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On the L.P.G.A. Tour, It’s Anyone’s Game


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On the L.P.G.A. Tour, It’s Anyone’s Game

Anna Nordqvist, left, Brooke Henderson, center, and Sung Hyun Park, far right, look over the 12th green during the second round of the Canadian Pacific Women’s Open golf tournament at Wascana Country Club Regina, Saskatchewan in August.CreditCreditSergei Belski/USA Today Sports, via Reuters

By Jeff Shain

When Cristie Kerr first earned her way onto the L.P.G.A. tour as a teenager, Annika Sorenstam was just setting out on her dominant run.

For nine seasons from 1997 to 2005, Sorenstam amassed 60 L.P.G.A. wins that included seven major championships. The Swedish player captured at least four titles in each year of that stretch except one, and twice had at least 10 in a season.

Sorenstam’s chief rivals were also compiling strong runs. Karrie Webb, Se Ri Pak and Lorena Ochoa each had at least four seasons in which they collected three or more victories.

These days, three L.P.G.A. wins — or fewer — might be enough to garner Player of the Year honors.

No one scored more than three L.P.G.A. victories last season, a quirk that also happened in 2014. And though a half-dozen events remain after this week’s final major at the Evian Championship, the top win total is three once again, by Sung Hyun Park, 24, of South Korea and Ariya Jutanugarn, 22, of Thailand. That’s a parity not seen on the circuit since the early 1990s.

“When I first came out on tour, there maybe were only 20 people who could win on a given week,” Kerr said last month. “Anybody seems like they could win now.”

Numbers back her up. The L.P.G.A. has crowned at least 18 different winners for four seasons running, including 20 in just 25 events this year. One more, and it will match last year’s high-water mark of 21 different titleholders.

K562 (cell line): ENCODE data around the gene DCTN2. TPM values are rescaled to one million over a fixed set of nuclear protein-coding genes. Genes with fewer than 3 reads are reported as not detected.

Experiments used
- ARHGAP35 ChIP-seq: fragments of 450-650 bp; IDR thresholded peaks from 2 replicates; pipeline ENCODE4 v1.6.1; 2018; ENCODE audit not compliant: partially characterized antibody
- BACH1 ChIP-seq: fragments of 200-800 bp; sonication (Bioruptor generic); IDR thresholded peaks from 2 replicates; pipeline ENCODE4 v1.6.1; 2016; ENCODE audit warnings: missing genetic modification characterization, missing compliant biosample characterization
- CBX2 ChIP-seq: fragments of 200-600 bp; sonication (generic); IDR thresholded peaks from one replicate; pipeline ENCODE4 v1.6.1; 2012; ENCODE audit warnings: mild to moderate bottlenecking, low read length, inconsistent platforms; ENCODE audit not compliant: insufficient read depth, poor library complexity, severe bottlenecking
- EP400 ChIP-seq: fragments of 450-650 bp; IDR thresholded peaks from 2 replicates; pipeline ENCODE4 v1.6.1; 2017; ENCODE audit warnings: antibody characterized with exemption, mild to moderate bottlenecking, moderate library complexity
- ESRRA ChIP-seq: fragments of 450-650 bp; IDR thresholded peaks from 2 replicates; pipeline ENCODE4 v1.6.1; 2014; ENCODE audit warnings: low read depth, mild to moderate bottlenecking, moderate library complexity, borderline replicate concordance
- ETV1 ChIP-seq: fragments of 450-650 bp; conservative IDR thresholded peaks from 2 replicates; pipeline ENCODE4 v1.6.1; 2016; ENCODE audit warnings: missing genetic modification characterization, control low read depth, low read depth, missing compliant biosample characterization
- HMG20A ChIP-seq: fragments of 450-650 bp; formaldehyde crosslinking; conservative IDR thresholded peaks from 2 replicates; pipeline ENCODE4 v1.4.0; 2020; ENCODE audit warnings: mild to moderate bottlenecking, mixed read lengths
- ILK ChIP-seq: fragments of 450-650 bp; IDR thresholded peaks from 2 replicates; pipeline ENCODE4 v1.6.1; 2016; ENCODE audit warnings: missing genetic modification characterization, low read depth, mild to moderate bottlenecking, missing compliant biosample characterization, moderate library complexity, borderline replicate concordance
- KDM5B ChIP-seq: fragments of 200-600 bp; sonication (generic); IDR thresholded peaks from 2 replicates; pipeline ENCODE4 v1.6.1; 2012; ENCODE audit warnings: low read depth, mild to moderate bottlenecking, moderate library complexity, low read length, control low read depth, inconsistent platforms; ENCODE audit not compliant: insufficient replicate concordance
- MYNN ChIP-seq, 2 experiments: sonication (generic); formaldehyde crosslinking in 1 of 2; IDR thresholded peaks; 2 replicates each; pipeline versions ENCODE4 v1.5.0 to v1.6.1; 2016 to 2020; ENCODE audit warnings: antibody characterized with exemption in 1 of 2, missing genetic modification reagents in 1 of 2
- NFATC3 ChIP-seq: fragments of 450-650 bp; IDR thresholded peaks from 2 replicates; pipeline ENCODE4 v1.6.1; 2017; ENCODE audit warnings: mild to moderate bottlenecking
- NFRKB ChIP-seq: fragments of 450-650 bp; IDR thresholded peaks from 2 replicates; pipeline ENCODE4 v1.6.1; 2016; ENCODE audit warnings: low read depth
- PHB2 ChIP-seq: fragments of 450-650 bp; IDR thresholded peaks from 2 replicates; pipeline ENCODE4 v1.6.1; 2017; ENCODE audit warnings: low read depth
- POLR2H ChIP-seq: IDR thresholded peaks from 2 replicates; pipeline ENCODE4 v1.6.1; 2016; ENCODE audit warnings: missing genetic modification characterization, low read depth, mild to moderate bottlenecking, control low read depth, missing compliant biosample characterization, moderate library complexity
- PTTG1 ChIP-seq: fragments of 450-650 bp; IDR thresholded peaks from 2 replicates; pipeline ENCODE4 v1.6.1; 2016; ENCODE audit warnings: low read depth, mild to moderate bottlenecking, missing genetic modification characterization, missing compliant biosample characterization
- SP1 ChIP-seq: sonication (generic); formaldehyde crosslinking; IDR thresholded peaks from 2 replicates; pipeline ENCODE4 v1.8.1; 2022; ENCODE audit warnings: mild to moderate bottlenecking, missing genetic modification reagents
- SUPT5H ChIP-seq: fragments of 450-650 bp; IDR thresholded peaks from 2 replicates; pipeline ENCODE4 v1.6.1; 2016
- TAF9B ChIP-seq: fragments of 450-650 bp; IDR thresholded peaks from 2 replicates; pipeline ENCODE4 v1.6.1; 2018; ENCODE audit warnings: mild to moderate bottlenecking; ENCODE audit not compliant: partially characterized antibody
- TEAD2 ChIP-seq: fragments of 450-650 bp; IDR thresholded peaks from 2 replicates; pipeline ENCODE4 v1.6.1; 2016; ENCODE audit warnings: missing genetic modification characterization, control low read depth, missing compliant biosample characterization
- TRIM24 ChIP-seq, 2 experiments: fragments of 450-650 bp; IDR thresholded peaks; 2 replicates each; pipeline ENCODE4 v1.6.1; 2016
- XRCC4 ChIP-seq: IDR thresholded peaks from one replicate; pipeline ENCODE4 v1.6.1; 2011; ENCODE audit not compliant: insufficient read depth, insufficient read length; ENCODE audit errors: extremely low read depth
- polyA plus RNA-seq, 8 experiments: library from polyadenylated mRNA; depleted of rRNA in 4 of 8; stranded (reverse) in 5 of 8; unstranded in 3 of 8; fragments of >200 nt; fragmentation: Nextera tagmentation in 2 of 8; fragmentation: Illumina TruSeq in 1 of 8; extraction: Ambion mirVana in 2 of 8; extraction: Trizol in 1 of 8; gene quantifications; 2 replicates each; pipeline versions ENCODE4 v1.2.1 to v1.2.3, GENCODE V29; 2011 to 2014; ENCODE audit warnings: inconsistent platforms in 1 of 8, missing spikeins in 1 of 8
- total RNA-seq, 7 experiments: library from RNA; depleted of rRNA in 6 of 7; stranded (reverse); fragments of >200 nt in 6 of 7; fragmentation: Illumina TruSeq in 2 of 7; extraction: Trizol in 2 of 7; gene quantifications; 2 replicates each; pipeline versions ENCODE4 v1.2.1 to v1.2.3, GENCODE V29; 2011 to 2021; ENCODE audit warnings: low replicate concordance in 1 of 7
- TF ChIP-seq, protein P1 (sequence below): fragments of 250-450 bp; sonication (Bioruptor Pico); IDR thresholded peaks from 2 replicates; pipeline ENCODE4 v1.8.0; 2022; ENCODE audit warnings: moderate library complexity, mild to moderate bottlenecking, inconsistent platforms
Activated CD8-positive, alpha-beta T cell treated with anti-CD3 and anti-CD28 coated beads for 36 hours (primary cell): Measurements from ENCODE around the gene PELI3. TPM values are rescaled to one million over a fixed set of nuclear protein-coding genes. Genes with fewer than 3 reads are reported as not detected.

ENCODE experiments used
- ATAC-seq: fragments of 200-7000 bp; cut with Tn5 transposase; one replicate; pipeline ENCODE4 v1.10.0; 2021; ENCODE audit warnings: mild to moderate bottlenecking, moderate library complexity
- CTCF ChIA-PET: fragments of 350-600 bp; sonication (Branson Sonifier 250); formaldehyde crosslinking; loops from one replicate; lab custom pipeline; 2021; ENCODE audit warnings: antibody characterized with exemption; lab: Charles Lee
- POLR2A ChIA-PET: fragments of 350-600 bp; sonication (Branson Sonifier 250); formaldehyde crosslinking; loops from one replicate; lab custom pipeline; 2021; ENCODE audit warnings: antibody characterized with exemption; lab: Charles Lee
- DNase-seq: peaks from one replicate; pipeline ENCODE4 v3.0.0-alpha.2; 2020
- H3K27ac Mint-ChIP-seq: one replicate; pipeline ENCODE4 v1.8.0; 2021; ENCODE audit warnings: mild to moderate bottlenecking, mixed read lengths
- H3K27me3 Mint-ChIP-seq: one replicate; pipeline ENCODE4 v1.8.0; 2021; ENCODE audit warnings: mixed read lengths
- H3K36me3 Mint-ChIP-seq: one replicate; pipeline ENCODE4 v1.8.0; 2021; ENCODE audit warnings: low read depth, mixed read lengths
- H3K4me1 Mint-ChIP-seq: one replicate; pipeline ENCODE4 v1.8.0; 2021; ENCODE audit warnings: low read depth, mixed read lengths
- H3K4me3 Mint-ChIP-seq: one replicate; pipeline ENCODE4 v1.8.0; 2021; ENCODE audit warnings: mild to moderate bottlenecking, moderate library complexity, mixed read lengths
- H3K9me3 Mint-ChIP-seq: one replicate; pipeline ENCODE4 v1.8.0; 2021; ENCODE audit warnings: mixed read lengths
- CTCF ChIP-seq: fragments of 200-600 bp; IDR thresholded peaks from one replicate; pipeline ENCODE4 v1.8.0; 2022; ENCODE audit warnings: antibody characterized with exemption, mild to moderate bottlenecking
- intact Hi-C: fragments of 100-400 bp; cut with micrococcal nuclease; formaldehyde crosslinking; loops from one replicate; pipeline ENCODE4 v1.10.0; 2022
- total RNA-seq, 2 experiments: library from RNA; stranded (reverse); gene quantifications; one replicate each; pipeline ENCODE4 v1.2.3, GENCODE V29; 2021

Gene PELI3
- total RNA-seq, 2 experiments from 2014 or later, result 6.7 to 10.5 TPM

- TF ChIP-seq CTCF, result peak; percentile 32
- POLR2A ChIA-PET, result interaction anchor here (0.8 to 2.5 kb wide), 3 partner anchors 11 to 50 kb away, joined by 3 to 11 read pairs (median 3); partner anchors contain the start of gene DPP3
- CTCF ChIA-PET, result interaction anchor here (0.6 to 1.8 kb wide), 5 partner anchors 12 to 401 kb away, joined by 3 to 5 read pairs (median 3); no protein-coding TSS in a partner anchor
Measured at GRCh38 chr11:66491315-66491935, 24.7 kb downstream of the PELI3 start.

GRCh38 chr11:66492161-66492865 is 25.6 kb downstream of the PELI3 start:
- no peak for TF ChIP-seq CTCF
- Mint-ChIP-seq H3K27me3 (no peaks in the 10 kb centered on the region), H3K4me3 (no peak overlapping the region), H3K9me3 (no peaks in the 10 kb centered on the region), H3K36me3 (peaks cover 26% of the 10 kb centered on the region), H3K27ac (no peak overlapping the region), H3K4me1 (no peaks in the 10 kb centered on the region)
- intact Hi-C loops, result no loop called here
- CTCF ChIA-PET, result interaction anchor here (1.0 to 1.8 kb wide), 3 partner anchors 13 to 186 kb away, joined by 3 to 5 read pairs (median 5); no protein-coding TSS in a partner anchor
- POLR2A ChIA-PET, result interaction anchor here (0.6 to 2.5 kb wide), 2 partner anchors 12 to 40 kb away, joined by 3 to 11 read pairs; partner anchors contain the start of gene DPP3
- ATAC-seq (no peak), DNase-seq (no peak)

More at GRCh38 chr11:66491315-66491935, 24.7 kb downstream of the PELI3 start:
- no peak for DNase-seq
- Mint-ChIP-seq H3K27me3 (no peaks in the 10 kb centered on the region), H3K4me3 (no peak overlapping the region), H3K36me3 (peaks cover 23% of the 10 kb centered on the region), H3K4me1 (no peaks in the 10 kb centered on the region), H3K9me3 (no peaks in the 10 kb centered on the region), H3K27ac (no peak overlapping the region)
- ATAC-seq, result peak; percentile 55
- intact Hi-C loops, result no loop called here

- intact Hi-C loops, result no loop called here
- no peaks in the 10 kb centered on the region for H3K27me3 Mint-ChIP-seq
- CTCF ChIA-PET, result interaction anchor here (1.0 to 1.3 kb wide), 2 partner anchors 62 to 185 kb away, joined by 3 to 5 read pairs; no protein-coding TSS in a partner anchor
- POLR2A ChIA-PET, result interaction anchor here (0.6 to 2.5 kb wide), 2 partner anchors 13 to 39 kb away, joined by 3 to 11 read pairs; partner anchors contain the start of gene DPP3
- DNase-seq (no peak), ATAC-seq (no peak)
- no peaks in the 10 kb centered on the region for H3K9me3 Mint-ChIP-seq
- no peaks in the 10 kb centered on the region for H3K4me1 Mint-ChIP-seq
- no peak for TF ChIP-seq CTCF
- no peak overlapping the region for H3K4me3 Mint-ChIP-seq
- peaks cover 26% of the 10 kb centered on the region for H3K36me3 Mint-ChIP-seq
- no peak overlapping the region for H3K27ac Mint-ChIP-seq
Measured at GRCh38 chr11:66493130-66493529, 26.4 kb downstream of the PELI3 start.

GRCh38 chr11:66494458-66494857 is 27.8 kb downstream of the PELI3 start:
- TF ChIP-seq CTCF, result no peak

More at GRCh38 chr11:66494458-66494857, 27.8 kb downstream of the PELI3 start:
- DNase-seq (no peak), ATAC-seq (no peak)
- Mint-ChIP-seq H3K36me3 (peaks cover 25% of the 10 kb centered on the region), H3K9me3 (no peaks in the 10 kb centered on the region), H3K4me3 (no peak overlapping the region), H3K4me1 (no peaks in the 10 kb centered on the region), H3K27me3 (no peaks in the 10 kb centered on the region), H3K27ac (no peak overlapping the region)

“I think it is good for the tour,” Kerr said.

The past 14 L.P.G.A. majors have been captured by 12 different players, including 11 in a row from the start of the 2016 season. Only Jutanugarn and Park have won two.

“I love the fact that we have all these different winners because it keeps everyone on their toes,” said Kay Cockerill, a Golf Channel analyst who played on the tour for 10 years.

Annika Sorenstam of Sweden dominated the L.P.G.A. Tour in the late 1990s and early 2000s, winning seven of her 10 majors in a nine-year stretch.CreditScott Halleran/Getty Images

“How do you predict who’s going to win?” she said. “And it shows the ever-gaining depth of the L.P.G.A. Tour. I like the fact that you see proven winners keep popping up every so often, and then brand-new winners like Annie Park and Pernilla Lindberg. I think it keeps it exciting.”

Lindberg, a major champion at the ANA Inspiration in March, and Annie Park are among the L.P.G.A.’s seven first-time winners in 2018. So is Georgia Hall, 22, who won the Women’s British Open on home soil six weeks ago.

Since the beginning of 2016, the L.P.G.A. has crowned 40 different winners in 91 tournaments. Jutanugarn leads with 10 victories in that stretch; Brooke Henderson of Canada is next with six. Sung Hyun Park is among three others who have five apiece.

Compare that with Sorenstam’s heyday, when she averaged 6.7 victories per season. Even for Webb, Pak and Ochoa, five wins was a good year.

In L.P.G.A. annals, the only other time the victories came so relatively spread out was the early 1990s, when the tour had six straight seasons in which its leading winners finished with four or fewer.